A Big Adventure is A Tale As Old As The PS2

A while back, I was overcome with nostalgia reminiscing about Friday after-school moments when I would run home and turn on the PlayStation 2. The games that I used to experience back in the day were 3D platformers based on movies that were all the rage. Interestingly enough, this is the same feeling I had while playing Sackboy: A Big Adventure.

Right off the bat, many would assume that this game is made for kids due to its character design and story. However, playing it as an adult, it’s a whole different experience. It reminded me of when 3D platformers were huge on consoles like the PlayStation 1 and 2. Games based on movies like Shrek, Tarzan, Harry Potter as well as games like Spyro and Lego were what people of my age group grew up with.

Comparing then and now, 3D platformer games like Sackboy: A Big Adventure are few and far between. With games becoming their own storytelling medium, we’re seeing fewer 3D platformers and more RPGs being created, basically making games look like a playable movie in the main characters’ point of view.

Personally, I feel that 3D platformers were the genre that taught me how to play video games. It taught me how to manage my jumps, time my movements, when to wait, and more. For many of us millennials, they were like the tutorials of video games.

This made me realize why playing video games came so naturally to me. Games were catered for a wider age group back in the day so that kids as young as 8 could start learning how to play. This also creates muscle memory, which is extremely important as most games try their best to keep controls of games familiar, making it easy for many to simply jump into a game.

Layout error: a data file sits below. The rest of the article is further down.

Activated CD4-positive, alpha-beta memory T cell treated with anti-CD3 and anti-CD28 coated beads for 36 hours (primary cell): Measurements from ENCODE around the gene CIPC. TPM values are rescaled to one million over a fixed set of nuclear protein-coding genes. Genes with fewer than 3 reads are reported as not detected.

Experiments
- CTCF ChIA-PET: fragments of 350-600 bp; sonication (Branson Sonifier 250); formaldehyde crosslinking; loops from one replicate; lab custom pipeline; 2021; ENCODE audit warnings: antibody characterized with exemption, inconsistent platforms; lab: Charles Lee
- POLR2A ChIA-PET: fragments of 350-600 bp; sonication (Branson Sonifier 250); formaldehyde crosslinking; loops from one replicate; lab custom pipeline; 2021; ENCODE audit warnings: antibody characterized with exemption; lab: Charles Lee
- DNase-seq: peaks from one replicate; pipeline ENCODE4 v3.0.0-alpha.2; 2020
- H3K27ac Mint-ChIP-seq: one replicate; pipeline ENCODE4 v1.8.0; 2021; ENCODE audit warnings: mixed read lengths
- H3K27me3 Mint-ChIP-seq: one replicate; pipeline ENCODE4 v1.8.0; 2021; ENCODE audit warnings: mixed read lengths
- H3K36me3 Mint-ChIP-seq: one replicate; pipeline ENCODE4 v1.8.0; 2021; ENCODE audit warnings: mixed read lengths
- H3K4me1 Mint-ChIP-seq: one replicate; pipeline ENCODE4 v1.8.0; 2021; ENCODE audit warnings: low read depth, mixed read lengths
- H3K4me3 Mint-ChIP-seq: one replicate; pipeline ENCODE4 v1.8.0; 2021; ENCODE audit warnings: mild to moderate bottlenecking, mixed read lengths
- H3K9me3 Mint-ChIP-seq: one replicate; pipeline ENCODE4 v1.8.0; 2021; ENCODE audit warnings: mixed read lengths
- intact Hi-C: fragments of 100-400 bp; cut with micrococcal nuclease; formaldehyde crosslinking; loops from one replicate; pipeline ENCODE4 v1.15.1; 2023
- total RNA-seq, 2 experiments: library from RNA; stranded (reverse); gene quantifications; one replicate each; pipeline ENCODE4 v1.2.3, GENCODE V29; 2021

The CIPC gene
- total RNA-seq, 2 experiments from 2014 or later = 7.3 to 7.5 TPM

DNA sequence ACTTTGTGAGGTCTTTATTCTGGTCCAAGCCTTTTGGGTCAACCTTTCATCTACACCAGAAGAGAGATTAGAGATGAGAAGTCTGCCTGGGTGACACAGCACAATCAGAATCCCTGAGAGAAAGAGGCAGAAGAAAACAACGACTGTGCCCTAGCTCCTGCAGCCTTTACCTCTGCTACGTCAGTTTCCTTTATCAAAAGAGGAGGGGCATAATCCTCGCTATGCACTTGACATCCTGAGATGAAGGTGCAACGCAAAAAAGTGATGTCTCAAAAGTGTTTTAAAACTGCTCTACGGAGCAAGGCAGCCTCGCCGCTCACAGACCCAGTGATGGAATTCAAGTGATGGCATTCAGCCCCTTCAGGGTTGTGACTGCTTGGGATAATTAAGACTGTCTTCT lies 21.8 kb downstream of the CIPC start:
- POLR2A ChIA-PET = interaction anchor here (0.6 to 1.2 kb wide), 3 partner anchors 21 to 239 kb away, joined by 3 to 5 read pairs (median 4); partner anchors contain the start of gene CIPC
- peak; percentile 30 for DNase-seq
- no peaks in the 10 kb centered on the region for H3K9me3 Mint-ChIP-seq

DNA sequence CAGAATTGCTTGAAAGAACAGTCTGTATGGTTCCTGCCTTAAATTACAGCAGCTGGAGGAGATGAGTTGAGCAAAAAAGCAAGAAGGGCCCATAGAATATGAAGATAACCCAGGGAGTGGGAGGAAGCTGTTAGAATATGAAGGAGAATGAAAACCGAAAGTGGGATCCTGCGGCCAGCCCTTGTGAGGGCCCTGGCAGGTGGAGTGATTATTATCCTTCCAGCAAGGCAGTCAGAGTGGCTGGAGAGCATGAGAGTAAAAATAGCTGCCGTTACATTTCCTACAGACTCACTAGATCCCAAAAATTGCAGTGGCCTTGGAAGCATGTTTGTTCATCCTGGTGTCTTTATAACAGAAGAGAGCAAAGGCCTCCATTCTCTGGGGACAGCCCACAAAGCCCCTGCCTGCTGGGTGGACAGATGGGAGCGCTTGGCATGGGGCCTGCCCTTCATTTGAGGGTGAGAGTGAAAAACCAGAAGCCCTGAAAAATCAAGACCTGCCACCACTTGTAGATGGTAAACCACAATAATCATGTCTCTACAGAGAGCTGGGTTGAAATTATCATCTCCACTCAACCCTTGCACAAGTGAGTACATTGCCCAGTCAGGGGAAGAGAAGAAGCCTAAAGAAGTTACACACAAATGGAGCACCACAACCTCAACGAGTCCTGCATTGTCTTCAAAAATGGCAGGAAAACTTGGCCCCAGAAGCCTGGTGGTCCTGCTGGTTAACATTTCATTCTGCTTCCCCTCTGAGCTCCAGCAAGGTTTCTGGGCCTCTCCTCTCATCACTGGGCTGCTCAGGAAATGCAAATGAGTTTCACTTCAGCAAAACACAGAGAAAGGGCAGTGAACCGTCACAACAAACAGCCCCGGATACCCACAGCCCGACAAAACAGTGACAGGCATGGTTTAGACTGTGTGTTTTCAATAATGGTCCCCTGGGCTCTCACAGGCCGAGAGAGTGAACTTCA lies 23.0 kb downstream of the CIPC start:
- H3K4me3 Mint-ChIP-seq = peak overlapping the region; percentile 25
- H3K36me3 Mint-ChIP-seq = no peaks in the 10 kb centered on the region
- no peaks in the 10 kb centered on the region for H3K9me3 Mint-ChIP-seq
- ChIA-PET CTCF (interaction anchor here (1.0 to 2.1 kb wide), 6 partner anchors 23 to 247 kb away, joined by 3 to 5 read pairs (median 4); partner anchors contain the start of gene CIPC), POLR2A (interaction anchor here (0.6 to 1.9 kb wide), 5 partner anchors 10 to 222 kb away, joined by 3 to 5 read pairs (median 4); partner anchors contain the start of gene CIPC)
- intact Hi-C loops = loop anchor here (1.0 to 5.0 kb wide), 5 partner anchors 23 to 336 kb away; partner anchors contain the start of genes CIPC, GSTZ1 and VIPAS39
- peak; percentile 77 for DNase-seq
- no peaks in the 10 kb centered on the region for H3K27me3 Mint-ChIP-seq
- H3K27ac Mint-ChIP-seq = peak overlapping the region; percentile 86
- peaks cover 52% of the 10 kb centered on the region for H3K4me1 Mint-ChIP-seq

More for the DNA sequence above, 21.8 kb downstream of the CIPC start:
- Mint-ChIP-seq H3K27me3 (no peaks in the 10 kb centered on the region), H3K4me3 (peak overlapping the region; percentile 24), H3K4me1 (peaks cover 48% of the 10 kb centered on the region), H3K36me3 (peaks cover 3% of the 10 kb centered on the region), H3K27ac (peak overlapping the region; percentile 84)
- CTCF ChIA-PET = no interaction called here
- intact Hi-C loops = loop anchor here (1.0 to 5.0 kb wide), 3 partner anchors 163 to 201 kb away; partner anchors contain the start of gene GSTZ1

Mechanics like double jumps, jumping and grabbing, picking up items and throwing them to other areas, timing movements – basically figuring out how to get from point A to point B allowed the audience to develop critical thinking.

Games nowadays focus more on storytelling and cinematography with few puzzles sprinkled in between so as to not break immersion. Due to this, I feel like many have missed out on how rewarding it is to figure out puzzles and continue on to a new level in 3D platformers.

Perhaps this is also one of the reasons why difficulty modifiers were introduced to games. While games such as Dark Souls and Cuphead remained true to the traditional way of gaming with only a single difficulty level to really challenge the players, we’ve seen players cry for different difficulty levels instead of adapting – something unheard of back in the day.

Maybe due to age, I’ve felt that my timing mechanics were almost completely off when I played Sackboy. I found myself amused when I died during moments where I shouldn’t have. However, this drove me to learn and rethink my timing and movements. Completing a level with all gems collected has been more fulfilling to me than completing a game such as The Last of Us Part II, which only rewarded me with the end of a story.

Sackboy: A Big Adventure is no doubt a game perfect for gamers ages 8 and above but trust me when I say that as an adult, I thoroughly enjoyed the game. From the challenging routes, quirky characters, wholesome storyline, to impressive music, I believe that this is a game everyone should pick up just to train that gamer muscle memory and relax.

Most importantly, pick up this game to relive your 12-year-old after school childhood once more. You’ll thank me later.

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